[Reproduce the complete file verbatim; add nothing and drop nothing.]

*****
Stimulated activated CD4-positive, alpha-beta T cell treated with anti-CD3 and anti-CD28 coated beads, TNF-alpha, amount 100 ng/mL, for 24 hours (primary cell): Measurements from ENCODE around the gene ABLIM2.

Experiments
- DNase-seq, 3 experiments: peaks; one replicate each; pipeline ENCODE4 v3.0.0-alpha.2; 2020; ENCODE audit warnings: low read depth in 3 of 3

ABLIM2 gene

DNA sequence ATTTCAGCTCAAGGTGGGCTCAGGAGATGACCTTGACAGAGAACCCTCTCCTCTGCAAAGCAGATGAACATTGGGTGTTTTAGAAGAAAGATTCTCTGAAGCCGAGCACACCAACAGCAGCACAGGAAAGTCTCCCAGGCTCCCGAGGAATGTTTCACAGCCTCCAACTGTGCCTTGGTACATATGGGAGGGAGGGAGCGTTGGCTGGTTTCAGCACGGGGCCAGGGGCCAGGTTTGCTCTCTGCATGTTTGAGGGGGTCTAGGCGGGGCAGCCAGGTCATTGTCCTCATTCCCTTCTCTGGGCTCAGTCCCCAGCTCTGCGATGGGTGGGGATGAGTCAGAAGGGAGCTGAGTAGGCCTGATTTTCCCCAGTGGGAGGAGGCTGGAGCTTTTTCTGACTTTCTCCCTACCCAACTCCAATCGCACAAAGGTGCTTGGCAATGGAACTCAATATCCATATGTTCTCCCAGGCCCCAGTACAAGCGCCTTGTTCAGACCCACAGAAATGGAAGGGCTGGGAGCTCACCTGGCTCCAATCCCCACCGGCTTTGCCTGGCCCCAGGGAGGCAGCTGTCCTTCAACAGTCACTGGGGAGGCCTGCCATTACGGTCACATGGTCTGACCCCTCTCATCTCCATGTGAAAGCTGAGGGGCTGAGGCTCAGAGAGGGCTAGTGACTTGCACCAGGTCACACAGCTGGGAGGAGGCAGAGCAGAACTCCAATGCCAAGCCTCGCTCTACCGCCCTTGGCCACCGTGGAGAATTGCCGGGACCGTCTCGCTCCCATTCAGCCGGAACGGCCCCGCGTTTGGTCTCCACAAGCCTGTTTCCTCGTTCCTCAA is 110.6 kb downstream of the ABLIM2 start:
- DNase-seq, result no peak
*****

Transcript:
Stimulated activated CD4-positive, alpha-beta T cell treated with anti-CD3 and anti-CD28 coated beads, TNF-alpha, amount 100 ng/mL, for 24 hours (primary cell): Measurements from ENCODE around the gene ABLIM2.

Experiments
- DNase-seq, 3 experiments: peaks; one replicate each; pipeline ENCODE4 v3.0.0-alpha.2; 2020; ENCODE audit warnings: low read depth in 3 of 3

ABLIM2 gene

DNA sequence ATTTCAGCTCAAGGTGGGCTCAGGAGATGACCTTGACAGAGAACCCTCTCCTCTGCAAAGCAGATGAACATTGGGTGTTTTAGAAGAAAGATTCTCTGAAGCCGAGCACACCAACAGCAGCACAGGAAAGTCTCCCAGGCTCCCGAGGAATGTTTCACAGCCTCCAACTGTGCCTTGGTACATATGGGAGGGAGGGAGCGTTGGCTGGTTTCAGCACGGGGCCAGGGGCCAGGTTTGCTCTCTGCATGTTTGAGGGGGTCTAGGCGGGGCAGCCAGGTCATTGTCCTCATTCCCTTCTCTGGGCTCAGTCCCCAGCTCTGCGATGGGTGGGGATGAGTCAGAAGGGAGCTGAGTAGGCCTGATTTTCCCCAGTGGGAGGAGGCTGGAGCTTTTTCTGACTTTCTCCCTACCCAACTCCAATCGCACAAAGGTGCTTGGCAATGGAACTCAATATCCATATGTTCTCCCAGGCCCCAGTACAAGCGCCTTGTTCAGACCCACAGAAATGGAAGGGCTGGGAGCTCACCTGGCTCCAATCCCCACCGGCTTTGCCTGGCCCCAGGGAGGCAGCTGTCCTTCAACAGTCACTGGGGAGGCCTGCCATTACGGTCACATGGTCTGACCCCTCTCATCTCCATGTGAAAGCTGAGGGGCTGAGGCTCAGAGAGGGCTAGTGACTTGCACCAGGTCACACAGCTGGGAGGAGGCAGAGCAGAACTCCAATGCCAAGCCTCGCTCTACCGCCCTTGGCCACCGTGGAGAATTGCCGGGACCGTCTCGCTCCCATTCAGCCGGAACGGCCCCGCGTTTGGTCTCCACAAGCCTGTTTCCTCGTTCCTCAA is 110.6 kb downstream of the ABLIM2 start:
- DNase-seq, result no peak